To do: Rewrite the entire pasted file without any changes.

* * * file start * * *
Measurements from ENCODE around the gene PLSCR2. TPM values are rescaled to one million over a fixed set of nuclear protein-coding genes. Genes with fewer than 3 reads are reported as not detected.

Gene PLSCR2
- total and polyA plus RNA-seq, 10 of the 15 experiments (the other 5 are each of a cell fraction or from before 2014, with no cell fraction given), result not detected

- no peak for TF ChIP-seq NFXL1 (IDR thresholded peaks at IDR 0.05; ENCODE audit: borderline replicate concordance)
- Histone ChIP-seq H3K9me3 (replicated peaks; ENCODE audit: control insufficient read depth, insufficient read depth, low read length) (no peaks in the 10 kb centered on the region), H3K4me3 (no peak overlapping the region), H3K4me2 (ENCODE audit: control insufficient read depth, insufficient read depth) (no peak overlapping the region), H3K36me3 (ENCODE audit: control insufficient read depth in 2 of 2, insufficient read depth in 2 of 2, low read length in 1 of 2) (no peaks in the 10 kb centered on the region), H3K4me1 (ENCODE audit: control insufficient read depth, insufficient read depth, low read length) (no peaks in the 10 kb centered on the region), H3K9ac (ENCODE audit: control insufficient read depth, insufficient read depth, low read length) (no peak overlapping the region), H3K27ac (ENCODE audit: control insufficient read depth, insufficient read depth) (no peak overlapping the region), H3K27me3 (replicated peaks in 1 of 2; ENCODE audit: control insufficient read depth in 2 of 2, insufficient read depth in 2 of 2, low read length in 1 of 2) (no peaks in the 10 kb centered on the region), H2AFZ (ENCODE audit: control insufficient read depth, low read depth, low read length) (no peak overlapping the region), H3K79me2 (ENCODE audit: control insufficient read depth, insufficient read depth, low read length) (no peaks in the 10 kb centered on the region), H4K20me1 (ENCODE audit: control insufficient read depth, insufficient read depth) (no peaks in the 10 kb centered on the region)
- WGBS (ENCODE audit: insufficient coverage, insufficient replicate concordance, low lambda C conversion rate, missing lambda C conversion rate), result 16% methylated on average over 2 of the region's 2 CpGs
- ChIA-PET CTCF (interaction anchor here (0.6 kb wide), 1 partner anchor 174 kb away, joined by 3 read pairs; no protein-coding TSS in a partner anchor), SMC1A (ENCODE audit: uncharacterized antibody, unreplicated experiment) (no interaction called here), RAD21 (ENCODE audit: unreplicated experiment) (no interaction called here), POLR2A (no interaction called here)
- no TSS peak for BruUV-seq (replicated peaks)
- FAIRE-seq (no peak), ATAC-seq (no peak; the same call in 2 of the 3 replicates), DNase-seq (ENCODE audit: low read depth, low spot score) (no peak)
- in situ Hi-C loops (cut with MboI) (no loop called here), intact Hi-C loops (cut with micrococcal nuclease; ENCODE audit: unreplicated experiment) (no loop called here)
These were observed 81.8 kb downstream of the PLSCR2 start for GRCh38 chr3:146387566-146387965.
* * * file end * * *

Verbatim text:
Measurements from ENCODE around the gene PLSCR2. TPM values are rescaled to one million over a fixed set of nuclear protein-coding genes. Genes with fewer than 3 reads are reported as not detected.

Gene PLSCR2
- total and polyA plus RNA-seq, 10 of the 15 experiments (the other 5 are each of a cell fraction or from before 2014, with no cell fraction given), result not detected

- no peak for TF ChIP-seq NFXL1 (IDR thresholded peaks at IDR 0.05; ENCODE audit: borderline replicate concordance)
- Histone ChIP-seq H3K9me3 (replicated peaks; ENCODE audit: control insufficient read depth, insufficient read depth, low read length) (no peaks in the 10 kb centered on the region), H3K4me3 (no peak overlapping the region), H3K4me2 (ENCODE audit: control insufficient read depth, insufficient read depth) (no peak overlapping the region), H3K36me3 (ENCODE audit: control insufficient read depth in 2 of 2, insufficient read depth in 2 of 2, low read length in 1 of 2) (no peaks in the 10 kb centered on the region), H3K4me1 (ENCODE audit: control insufficient read depth, insufficient read depth, low read length) (no peaks in the 10 kb centered on the region), H3K9ac (ENCODE audit: control insufficient read depth, insufficient read depth, low read length) (no peak overlapping the region), H3K27ac (ENCODE audit: control insufficient read depth, insufficient read depth) (no peak overlapping the region), H3K27me3 (replicated peaks in 1 of 2; ENCODE audit: control insufficient read depth in 2 of 2, insufficient read depth in 2 of 2, low read length in 1 of 2) (no peaks in the 10 kb centered on the region), H2AFZ (ENCODE audit: control insufficient read depth, low read depth, low read length) (no peak overlapping the region), H3K79me2 (ENCODE audit: control insufficient read depth, insufficient read depth, low read length) (no peaks in the 10 kb centered on the region), H4K20me1 (ENCODE audit: control insufficient read depth, insufficient read depth) (no peaks in the 10 kb centered on the region)
- WGBS (ENCODE audit: insufficient coverage, insufficient replicate concordance, low lambda C conversion rate, missing lambda C conversion rate), result 16% methylated on average over 2 of the region's 2 CpGs
- ChIA-PET CTCF (interaction anchor here (0.6 kb wide), 1 partner anchor 174 kb away, joined by 3 read pairs; no protein-coding TSS in a partner anchor), SMC1A (ENCODE audit: uncharacterized antibody, unreplicated experiment) (no interaction called here), RAD21 (ENCODE audit: unreplicated experiment) (no interaction called here), POLR2A (no interaction called here)
- no TSS peak for BruUV-seq (replicated peaks)
- FAIRE-seq (no peak), ATAC-seq (no peak; the same call in 2 of the 3 replicates), DNase-seq (ENCODE audit: low read depth, low spot score) (no peak)
- in situ Hi-C loops (cut with MboI) (no loop called here), intact Hi-C loops (cut with micrococcal nuclease; ENCODE audit: unreplicated experiment) (no loop called here)
These were observed 81.8 kb downstream of the PLSCR2 start for GRCh38 chr3:146387566-146387965.